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Decrease Procrastination with A Reminder Planner

Decrease Procrastination with A Reminder Planner

We love being distracted, but we don’t love the results – the undone tasks. However, there’s no need to avoid procrastination and it’s almost undoable. Our brains need balance and relaxation to become more productive.

Procrastination and distractions are friends (or devils) that we probably all live with. Procrastination is always there to decoy us away from our tasks and we can’t run away. This leads us towards anxiety.

It’s nothing wrong with procrastination. Quite the opposite; we need it to stay balanced. Our brains need to rest, just like any other body part. So, don’t be angry at yourself when you postpone things. I recently realized how often I used to blame myself saying: I’m lazy and unproductive. It was true; I was avoiding tasks that were too difficult, unknown, frightening, time consuming or I simply didn’t like them.

Finally, what I did was change my thought process and my habits in the following ways:

  1. I accepted time for procrastinating and its opposite: anti-procrastinating.
  2. Secondly, I did a minimal change on my focusing approach. I started to focus on small steps and not on the whole task (goal or challenge) at once.
  3. By focusing on small steps I warm up my brains and ignite the momentum.

When I feel the momentum, I only need to be well organized. That’s probably the easiest part. At least when you know what fits you most.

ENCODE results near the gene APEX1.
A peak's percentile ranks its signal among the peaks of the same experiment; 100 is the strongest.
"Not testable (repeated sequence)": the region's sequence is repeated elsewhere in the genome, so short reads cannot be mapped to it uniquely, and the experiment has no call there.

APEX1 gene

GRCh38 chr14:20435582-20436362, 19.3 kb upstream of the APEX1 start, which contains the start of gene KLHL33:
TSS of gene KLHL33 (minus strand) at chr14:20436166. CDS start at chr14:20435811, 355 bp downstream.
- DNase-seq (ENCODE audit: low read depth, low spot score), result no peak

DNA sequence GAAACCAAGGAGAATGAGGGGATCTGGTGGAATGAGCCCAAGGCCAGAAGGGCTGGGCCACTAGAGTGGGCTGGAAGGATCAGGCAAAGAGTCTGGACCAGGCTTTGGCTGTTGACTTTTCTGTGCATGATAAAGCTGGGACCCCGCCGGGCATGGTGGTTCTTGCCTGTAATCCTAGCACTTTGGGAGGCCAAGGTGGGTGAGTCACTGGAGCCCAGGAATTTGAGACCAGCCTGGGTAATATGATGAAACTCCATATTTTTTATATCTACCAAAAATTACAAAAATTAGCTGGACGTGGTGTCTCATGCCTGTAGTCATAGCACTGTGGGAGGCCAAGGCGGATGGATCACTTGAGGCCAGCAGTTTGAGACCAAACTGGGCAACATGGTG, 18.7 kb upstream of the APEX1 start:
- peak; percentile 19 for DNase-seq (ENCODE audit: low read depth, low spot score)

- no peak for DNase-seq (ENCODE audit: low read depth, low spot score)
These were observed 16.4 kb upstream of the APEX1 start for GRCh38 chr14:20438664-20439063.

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So when I’m setting goals, the huge ones, I instantly break them to small ‘minute’ tasks. That’s also why I used to have hundreds of stickers all around my place in the past.

All of the above mentioned can only work if I’m well organized. I don’t care if I procrastinate sometimes. I’m quite aware that my brains need relaxation for a short time.

How do I organize in order to limit procrastination and manage to move all my important tasks?

Before we start, I just want to remind you (and me) to keep things simple. Don’t allow yourself to think about a seemingly never-ending project you need to start working on, but instead on a pen or table you will use. Focus on searching car’s keys instead of the two hour drive that is ahead of you. And then on radio station you are going to listen while driving, and so on. Enjoy life in a simplified series steps.

1. I need to find out what motivates me

  • I may connect with a friend and ask for help. Asking for help doesn’t mean I’m a loser. It means I`m getting closer to solution.
  • I might talk about this problem (it could be fear) with other authors who have encountered similar problems in the past.
  • I can set a list of reminders that help me focusing on big tasks. The awareness of what’s going on is many times more important than solution itself. That’s why I need to remind myself to be aware and start focusing on priorities. That leads me to outsourced motivation.

2. Get leverage – establish “why’s” to avoid going back to the past

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Right at the beginning of setting goals or daydreaming huge ideas I need to declare myself why I want to do this.